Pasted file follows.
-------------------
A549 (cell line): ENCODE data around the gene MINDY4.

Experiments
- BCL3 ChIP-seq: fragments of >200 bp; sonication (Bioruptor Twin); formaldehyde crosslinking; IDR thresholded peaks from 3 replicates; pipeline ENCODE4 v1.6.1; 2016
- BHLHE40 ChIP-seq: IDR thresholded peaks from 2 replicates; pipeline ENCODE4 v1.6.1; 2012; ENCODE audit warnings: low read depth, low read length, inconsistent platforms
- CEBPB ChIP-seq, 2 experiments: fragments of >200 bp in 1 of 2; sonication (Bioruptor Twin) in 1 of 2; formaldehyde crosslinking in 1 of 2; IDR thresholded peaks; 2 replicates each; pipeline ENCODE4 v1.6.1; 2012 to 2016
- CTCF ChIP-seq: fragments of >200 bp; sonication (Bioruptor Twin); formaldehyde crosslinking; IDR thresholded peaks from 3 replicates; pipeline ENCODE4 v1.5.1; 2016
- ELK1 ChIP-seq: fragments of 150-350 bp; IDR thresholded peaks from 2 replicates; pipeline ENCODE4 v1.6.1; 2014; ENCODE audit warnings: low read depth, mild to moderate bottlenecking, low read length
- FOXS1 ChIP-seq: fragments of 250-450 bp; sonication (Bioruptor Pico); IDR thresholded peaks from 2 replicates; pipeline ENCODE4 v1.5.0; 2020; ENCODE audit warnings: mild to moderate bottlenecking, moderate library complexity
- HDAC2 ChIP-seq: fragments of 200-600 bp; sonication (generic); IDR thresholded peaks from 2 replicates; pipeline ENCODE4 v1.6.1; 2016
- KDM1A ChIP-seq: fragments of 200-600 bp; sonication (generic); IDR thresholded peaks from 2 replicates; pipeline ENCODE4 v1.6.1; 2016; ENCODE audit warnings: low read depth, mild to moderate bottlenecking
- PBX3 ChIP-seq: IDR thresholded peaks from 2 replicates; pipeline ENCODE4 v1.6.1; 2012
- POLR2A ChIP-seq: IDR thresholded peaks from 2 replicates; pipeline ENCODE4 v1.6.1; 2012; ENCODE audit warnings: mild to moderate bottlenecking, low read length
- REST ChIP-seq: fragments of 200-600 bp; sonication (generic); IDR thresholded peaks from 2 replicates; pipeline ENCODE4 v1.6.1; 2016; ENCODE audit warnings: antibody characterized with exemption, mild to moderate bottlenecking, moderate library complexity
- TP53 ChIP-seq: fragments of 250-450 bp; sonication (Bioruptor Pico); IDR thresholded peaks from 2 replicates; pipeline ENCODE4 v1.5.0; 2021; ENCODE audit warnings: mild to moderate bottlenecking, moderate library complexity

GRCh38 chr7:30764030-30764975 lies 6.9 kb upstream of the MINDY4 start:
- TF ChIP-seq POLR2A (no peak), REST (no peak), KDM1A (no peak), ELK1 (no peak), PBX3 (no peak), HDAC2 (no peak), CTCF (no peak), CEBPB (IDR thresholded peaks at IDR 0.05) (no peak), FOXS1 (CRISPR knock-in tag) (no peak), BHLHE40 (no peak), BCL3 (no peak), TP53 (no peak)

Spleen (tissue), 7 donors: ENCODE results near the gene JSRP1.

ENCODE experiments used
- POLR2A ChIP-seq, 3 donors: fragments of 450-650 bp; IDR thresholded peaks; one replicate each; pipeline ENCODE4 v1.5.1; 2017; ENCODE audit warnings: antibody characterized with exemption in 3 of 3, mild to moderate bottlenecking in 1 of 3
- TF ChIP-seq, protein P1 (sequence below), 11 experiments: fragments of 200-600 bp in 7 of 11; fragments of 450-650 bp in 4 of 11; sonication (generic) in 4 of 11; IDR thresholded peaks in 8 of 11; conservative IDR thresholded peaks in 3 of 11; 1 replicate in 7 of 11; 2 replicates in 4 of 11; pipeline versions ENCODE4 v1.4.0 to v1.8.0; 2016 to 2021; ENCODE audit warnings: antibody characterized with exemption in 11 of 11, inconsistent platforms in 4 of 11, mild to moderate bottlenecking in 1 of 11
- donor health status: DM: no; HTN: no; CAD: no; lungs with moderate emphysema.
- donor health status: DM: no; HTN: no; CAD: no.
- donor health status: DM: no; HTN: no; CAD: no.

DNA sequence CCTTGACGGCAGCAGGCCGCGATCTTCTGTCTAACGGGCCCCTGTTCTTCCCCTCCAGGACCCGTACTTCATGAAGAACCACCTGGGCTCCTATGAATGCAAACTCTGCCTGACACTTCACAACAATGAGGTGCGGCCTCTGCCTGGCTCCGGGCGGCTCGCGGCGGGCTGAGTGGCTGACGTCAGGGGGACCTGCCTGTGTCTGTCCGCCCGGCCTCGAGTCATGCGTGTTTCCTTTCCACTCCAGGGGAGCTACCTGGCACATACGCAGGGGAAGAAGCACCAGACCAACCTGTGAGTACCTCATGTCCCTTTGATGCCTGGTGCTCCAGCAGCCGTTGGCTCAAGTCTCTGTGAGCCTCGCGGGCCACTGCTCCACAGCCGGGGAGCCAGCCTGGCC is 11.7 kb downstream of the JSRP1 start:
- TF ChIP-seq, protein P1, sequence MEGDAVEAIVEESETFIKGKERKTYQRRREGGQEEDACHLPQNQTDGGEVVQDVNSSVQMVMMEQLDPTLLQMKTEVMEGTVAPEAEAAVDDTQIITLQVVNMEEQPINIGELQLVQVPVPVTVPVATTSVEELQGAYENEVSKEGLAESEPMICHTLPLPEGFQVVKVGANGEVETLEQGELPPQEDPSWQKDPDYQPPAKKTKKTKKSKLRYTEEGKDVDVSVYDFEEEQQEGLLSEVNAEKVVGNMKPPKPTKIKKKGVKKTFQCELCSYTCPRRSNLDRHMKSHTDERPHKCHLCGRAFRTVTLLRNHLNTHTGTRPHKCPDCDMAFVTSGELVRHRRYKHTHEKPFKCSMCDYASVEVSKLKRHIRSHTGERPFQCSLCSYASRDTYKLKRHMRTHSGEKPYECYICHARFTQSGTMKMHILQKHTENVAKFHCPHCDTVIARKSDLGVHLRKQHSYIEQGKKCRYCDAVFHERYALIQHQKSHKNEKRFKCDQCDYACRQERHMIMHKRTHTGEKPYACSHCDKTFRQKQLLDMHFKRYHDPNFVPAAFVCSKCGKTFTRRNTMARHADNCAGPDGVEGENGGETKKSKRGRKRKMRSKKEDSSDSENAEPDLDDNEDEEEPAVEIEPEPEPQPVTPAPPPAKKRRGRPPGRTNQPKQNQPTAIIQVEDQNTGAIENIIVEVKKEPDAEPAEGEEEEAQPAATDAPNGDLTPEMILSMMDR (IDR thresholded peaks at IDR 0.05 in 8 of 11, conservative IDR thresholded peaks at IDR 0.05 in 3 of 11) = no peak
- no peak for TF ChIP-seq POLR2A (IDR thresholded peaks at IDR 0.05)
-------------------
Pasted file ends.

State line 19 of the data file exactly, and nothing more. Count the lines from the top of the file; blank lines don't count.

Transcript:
- POLR2A ChIP-seq, 3 donors: fragments of 450-650 bp; IDR thresholded peaks; one replicate each; pipeline ENCODE4 v1.5.1; 2017; ENCODE audit warnings: antibody characterized with exemption in 3 of 3, mild to moderate bottlenecking in 1 of 3